Facebook Whistleblower Exposes Platform’s Harmful Tactics


Rebekah Anastasia Ericson

During her Oct. 5 testimony, Haugen shed light on Facebook’s malicious tactics, which included intentionally promoting content harmful to teens’ mental health.

This past September, as Americans discussed COVID vaccines, the nation’s border crisis and climate change, former Facebook employee Frances Haugen was buried in a more concealed issue involving her former employer.

At last, she decided to speak up, and The Wall Street Journal listened, publishing an investigative report called “The Facebook Files” on Oct. 1. 

The troublesome information remained shrouded in mystery until an episode of “60 Minutes” premiered on Oct. 3, introducing Haugen as the “Facebook whistleblower.”

Haugen had worked for Facebook as a product manager before quitting earlier this year. The former employee presented documents, research and other files alleging the company had been knowingly causing harm to their users and doing nothing about it, despite internal pushback and recommendations from sought-after professionals. 

Since the massive leak, Haugen has filed for protection with the National Whistleblower Center to divulge information — without legal repercussions — kept hidden by Facebook officials from the public.

According to Haugen’s documents, major flaws existed in Facebook’s algorithmic models. At a Congressional subcommittee hearing on Oct. 5, she had the opportunity to speak directly to senators about her findings.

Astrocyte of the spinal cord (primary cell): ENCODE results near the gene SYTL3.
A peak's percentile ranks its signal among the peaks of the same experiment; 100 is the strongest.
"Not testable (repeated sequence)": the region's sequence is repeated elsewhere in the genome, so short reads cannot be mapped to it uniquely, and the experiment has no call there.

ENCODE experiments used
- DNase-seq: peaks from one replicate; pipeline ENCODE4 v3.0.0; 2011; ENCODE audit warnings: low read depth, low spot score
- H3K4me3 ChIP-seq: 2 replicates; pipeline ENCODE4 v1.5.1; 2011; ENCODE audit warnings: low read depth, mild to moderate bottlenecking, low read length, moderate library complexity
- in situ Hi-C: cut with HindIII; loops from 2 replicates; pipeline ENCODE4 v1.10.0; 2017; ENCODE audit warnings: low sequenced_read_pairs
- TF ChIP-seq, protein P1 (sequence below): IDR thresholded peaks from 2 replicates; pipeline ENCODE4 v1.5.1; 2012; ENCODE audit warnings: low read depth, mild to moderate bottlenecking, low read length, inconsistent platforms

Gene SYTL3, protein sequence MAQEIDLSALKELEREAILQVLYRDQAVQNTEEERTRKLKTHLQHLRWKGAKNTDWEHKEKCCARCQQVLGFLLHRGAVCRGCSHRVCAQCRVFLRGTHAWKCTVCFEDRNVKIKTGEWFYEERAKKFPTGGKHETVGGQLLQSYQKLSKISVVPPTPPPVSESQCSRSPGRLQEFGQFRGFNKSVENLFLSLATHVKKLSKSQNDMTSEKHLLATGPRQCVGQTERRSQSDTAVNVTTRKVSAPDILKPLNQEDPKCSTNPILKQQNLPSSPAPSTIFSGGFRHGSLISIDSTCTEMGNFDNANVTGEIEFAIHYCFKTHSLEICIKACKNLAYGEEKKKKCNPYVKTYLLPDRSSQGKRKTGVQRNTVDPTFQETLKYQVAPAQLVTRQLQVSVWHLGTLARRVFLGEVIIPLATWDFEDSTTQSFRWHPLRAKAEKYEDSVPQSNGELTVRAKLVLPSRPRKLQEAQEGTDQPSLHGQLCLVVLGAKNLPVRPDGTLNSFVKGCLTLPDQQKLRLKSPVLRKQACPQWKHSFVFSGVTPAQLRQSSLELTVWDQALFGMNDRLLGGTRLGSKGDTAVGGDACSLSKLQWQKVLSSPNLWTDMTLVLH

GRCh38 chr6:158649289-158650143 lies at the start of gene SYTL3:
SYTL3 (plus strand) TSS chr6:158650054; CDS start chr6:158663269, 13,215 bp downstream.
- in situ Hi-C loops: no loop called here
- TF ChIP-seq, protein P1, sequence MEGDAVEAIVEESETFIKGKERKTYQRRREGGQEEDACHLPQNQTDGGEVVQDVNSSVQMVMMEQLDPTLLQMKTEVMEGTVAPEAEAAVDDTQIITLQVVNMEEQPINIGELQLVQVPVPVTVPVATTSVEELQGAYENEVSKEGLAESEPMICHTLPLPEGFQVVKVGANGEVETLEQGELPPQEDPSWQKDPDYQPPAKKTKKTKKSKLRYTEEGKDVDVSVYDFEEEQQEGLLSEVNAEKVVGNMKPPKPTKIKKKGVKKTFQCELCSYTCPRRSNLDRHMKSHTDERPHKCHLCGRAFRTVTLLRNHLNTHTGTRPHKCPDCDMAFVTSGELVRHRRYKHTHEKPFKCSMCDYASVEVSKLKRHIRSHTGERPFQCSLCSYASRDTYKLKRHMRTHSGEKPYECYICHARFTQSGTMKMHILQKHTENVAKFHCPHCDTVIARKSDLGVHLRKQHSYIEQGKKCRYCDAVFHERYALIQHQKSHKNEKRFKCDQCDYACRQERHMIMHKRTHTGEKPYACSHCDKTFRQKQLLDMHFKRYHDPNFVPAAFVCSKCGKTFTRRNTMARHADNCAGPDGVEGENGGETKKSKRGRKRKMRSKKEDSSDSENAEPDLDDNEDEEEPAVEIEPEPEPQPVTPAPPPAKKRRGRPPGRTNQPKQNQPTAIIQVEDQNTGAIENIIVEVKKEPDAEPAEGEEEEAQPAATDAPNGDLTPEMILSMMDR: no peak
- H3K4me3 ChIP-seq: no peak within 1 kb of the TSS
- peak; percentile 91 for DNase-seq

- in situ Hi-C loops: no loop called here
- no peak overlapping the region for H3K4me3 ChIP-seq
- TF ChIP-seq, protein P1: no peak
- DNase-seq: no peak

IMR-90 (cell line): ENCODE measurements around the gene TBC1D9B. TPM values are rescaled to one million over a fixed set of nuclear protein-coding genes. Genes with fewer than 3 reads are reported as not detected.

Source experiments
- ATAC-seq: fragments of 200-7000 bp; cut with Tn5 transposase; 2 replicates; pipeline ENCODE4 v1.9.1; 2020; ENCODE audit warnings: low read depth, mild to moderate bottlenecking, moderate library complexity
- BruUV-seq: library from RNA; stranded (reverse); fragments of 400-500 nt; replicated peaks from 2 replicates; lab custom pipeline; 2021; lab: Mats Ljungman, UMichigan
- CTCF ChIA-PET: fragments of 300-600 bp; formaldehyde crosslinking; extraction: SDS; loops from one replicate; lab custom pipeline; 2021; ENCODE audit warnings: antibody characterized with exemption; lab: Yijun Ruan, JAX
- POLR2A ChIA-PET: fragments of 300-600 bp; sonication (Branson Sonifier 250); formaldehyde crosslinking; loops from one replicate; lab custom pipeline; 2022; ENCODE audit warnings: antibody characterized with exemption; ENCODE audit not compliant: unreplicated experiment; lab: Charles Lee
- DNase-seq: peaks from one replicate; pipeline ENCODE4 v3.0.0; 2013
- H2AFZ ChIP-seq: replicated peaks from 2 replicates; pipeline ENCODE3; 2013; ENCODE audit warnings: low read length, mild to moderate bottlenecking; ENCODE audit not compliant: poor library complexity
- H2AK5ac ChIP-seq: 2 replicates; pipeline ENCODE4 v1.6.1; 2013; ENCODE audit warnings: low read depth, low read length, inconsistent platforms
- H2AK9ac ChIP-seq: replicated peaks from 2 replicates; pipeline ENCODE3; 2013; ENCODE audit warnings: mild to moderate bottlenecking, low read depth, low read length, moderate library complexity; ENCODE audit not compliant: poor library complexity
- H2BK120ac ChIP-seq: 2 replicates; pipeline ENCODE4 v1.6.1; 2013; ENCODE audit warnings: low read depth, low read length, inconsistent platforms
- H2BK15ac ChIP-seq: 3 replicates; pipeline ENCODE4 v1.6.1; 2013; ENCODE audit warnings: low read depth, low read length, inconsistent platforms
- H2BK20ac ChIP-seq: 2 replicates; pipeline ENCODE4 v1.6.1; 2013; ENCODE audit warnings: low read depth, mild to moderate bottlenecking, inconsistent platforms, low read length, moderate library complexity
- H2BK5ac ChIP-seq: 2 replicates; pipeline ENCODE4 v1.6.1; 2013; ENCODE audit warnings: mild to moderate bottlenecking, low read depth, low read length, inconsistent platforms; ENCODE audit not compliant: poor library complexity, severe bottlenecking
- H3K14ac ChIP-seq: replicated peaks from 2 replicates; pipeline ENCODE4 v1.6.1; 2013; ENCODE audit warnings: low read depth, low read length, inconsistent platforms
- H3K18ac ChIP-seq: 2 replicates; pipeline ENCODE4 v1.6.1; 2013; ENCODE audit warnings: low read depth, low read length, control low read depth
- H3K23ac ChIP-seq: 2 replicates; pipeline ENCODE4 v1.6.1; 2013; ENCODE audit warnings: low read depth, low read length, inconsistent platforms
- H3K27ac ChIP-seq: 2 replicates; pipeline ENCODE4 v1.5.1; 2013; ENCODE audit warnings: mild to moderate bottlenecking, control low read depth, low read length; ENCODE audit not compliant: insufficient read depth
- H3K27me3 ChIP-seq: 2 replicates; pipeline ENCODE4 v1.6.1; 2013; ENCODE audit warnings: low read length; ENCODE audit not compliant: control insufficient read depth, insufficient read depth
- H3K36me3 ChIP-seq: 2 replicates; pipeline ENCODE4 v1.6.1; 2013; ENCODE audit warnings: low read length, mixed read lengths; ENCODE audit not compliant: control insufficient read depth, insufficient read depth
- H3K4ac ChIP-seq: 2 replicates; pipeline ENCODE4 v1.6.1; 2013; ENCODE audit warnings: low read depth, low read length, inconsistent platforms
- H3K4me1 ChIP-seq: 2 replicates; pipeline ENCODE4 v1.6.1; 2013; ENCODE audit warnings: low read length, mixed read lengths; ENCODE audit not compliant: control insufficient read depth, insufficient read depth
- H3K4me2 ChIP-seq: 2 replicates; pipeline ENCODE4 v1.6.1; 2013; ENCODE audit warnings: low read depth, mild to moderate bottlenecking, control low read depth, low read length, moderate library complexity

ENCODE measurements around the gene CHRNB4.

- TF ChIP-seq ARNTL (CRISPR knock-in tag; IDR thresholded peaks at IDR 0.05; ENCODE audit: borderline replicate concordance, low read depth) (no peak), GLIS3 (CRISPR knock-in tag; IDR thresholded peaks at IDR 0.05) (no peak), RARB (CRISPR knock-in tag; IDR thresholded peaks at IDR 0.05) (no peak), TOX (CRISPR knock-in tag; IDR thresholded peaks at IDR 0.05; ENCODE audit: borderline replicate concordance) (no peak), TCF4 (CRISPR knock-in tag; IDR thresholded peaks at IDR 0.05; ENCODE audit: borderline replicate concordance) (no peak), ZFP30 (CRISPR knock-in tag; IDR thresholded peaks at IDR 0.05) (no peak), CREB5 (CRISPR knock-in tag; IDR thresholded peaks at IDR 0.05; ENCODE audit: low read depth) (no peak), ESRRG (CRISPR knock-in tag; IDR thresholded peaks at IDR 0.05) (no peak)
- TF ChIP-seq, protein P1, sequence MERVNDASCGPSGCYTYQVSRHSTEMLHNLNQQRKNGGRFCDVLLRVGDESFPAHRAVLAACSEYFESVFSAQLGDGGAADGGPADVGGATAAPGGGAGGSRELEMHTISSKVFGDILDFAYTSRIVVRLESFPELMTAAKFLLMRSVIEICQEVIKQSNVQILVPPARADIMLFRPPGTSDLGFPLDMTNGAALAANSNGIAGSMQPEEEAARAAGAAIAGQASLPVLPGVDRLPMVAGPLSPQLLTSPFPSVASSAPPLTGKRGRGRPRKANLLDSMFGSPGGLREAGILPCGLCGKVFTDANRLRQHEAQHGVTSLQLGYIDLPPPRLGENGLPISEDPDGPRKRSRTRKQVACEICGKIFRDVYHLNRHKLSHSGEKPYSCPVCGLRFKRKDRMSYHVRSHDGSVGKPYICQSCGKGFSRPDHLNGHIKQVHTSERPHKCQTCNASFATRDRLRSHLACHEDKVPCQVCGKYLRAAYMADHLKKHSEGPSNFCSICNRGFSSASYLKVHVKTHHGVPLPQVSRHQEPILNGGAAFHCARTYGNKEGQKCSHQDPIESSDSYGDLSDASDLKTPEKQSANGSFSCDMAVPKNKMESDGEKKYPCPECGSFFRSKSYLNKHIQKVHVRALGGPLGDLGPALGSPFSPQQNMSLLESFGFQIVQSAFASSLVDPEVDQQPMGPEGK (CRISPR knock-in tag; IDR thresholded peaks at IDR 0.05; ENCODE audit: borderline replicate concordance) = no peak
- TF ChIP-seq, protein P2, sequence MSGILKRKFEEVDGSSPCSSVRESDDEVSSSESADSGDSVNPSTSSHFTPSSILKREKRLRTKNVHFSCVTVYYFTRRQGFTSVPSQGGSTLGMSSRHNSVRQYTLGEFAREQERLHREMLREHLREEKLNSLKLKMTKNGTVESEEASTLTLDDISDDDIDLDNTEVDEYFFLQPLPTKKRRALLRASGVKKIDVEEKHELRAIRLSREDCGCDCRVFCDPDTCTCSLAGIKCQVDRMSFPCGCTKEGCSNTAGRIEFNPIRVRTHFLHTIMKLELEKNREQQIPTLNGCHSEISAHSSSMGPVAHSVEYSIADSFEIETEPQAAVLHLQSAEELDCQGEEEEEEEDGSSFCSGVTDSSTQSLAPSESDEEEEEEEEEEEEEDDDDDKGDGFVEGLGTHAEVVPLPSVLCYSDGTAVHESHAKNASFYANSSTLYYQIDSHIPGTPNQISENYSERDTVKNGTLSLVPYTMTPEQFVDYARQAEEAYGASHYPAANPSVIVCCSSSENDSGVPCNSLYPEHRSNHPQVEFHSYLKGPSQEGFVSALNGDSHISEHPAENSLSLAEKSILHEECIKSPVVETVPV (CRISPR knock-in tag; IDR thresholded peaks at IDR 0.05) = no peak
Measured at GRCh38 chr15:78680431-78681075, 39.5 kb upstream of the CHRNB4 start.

During her testimony, Haugen alleged that Facebook had many harmful business practices, and despite supposed evidence found in their internally-conducted studies that suggested otherwise, the practices continued. The company prioritized profitability instead of the well-being of its users, Haugen claimed.

“I saw Facebook repeatedly encounter conflicts between its own profits and [users’] safety,” Haugen told the Senate committee. “Facebook consistently resolved these conflicts in favor of its own profits.”

Specifically, Haugen claimed that Facebook created its algorithms to facilitate user engagement by amplifying sensational content such as hate speech, radical ideas and misinformation — all in the name of profits. 

Because these types of content can elicit strong reactions among Facebook users, the company intentionally molded its algorithms to promote such content.

Haugen claimed that Facebook prioritized profits over the well-being of its users. Photo courtesy of Deposit Photos.

Backed by immense research and data, these algorithms preyed on people’s insecurities, specifically those of teenagers. Knowing this, Facebook organized and presented content in a way that created an intentionally addictive product for young, vulnerable users.

The harm created by Facebook’s content and algorithms impacted children and teens regarding issues like body image and mental health. 

One document leaked by Haugen showed that 32% of teens interviewed for a research study reported that Instagram (which is owned by Facebook) made them feel insecure about their bodies. Similarly, another Facebook study found that 13.5% of teens surveyed said the content presented on Instagram strengthened their suicidal thoughts.

As the future of Facebook remains in jeopardy, Haugen hopes her revelations have enlightened people regarding what occurs behind Facebook’s closed doors and can encourage conversations on how to resolve the issues.

Changes could come in numerous ways — national privacy laws, more safeguards in place for children and reassessing the use of algorithms are just a few approaches to resolving such a significant problem. 

It is unclear what recourse will occur as the issue progresses. As conversations continue and investigators delve deeper into allegations, Facebook will undoubtedly have more questions to answer, and Frances Haugen has the receipts.